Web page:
We are a commune of inquiring, skeptical, politically centrist, capitalist, anglophile, traditionalist New England Yankee humans, humanoids, and animals with many interests beyond and above politics. Each of us has had a high-school education (or GED), but all had ADD so didn't pay attention very well, especially the dogs. Each one of us does "try my best to be just like I am," and none of us enjoys working for others, including for Maggie, from whom we receive neither a nickel nor a dime. Freedom from nags, cranks, government, do-gooders, control-freaks and idiots is all that we ask for.
Which I think is the same as P-Value.
"The P-value approach involves determining "likely" or "unlikely" by determining the probability — assuming the null hypothesis were true — of observing a more extreme test statistic in the direction of the alternative hypothesis than the one observed."
Statistical significance is just a probability that one set of data may be useful. Its significance is that it may be significant.
Which isn't too far from what a P-Value is trying to determine. How far off is the result from likely being random?
Heh. Now explain Numbers Needed to Treat in layman's terms. The best I've seen yet is an old post on The Last Psychiatrist blog. Once you understand it you really do see its utility. But it's a hump to get there.
I think the concept "Statistics actually doesn't work." depends on what you're using them for.
If I do a study which shows me that there is a 65% chance of getting cancer if I engage in a particular activity, then I'd probably refrain from that activity. I might be part of the 35% and never get the cancer, but the odds simply aren't good enough for my tastes.
On the other hand, if that activity has a 25% chance of leading to cancer, I'll take my chances.
Statistically, the odds aren't that much more heavily in my favor, but enough to give me the confidence to feel I can beat them.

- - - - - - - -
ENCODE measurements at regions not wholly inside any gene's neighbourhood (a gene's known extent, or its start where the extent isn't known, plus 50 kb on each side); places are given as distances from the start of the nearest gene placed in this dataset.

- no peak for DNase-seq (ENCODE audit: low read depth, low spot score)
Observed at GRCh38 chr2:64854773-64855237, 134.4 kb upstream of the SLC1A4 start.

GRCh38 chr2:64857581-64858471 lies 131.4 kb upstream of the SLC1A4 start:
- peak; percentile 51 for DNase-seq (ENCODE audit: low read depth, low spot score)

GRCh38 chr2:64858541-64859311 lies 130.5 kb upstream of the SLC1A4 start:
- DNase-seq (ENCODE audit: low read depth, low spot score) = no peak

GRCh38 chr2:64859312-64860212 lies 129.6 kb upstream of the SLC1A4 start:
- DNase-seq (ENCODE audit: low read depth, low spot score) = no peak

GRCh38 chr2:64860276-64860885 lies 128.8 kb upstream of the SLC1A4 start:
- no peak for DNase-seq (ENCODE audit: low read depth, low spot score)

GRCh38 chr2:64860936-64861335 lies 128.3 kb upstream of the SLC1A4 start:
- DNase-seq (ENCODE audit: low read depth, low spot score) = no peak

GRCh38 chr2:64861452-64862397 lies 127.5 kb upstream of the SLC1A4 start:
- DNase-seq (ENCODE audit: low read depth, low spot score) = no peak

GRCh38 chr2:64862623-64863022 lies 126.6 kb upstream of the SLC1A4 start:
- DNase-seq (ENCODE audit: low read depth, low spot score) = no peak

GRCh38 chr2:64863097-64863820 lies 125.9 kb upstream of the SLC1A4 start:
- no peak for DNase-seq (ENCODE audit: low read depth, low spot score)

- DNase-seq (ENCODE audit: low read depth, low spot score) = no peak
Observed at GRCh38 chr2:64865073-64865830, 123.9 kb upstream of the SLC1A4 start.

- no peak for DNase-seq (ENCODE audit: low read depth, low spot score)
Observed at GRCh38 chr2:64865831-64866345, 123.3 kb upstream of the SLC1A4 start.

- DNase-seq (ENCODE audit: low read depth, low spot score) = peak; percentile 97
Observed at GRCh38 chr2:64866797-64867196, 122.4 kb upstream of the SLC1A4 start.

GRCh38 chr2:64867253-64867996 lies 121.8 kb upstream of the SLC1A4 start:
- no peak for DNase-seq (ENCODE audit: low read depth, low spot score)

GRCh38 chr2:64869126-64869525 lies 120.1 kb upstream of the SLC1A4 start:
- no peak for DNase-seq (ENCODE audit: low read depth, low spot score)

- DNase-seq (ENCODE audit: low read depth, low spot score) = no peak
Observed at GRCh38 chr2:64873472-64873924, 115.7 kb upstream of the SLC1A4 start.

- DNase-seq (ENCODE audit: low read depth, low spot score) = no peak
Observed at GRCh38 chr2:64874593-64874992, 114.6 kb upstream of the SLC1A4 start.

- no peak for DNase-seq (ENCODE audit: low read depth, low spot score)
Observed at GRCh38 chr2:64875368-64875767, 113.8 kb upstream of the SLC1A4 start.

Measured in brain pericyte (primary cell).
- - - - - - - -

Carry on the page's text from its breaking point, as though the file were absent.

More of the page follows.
The problem with statistics, and why they tend to 'fail' is when they are misused. Like my cousin who thinks that eating GMO food will lead to cancer and mutations and all kinds of things. So he is running an organic farm (literally 100% organic - no tractors, wood-heated home, etc. The guy is nuts, but I respect his devotion to the old-time religion.) Point is, he has misused the statistics to support his belief system.
There is a fellow who runs a website, NumberWatch, where he discusses the misuse of statistics to support outlandish ideas (like climate change). He refers to it as "May, Might, Could" science.
When someone sees not eating broccoli may present a 15% higher rate of colon cancer, then "Broccoli PREVENTS Colon Cancer" will be the headline. Well, no it doesn't. It may help reduce the risk of colon cancer, but it certainly does not prevent it. More importantly, I hate broccoli and if all I get is a 15% improvement, my life isn't that much better off by eating something I think tastes awful (though why I like cream of broccoli soup is beyond me....).
When I do my statistical modeling for our business plan, I have to lay out 3 outcomes. Best, Most Likely, Difficult. In each case, I have to lay out my assumptions which will lead to each particular outcome.
It's amazing how close to reality one of them always seems to come....but statistically, that's what should happen.
P values have to do with confidence intervals and repeated testing. If you perform an experiment an infinite number of times and calculate a confidence interval each time using a given P value, say .05, then 95 percent of the confidence intervals will contain the parameter of interest. If you perform an experiment one time and calculate the confidence interval it is meaningless. Even Neyman, who developed the confidence interval, recognized this.